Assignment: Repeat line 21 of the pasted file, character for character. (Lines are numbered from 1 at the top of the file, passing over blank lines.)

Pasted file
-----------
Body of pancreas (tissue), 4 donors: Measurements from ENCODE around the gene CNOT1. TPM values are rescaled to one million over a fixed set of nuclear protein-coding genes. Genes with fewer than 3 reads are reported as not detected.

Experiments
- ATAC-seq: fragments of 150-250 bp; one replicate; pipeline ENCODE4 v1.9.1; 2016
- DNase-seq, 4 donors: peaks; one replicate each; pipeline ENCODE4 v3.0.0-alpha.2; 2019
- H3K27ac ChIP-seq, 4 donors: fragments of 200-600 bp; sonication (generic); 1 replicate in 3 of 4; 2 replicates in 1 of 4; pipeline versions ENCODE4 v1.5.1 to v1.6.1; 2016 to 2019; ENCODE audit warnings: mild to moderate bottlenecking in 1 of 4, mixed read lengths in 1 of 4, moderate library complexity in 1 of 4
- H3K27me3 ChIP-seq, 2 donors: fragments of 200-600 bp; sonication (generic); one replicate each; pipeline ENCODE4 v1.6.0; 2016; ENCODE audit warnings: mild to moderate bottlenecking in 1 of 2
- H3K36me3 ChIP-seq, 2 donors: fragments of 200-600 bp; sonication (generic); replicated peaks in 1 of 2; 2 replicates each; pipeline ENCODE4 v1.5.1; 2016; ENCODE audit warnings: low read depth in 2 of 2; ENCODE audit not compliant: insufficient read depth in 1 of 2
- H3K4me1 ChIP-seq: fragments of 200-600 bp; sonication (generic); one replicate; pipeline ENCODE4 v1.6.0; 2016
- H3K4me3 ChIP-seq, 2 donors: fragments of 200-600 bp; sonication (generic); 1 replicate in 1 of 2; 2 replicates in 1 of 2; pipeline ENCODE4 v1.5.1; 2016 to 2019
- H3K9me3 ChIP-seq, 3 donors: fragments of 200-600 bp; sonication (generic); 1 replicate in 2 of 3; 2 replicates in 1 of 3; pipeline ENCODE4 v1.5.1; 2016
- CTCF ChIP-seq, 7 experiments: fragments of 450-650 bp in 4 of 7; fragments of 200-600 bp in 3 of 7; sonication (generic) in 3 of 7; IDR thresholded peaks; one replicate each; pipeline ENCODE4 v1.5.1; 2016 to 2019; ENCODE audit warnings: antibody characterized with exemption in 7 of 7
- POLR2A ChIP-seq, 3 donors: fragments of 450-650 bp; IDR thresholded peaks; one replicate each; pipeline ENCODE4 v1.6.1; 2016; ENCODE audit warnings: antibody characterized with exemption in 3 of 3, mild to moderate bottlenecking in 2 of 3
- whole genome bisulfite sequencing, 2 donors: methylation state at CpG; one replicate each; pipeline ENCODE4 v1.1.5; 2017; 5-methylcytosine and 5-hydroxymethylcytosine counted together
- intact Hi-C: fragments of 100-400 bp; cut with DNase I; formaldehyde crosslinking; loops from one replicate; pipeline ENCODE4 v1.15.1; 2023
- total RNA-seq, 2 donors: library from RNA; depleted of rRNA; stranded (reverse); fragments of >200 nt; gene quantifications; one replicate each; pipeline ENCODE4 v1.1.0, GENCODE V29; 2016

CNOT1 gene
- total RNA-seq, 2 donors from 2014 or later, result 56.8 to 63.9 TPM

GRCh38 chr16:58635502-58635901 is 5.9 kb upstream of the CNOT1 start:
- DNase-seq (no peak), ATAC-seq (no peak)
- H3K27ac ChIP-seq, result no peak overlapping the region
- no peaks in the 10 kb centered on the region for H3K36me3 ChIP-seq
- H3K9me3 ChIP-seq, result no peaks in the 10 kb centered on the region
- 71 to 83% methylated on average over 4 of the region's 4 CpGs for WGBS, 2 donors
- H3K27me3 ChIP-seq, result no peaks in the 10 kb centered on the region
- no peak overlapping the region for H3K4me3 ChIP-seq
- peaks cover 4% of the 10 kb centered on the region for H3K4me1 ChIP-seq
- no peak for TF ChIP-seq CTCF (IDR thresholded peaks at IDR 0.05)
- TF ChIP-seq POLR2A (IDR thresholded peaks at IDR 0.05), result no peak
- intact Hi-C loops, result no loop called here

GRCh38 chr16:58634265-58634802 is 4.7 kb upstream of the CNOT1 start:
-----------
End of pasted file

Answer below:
- no peaks in the 10 kb centered on the region for H3K36me3 ChIP-seq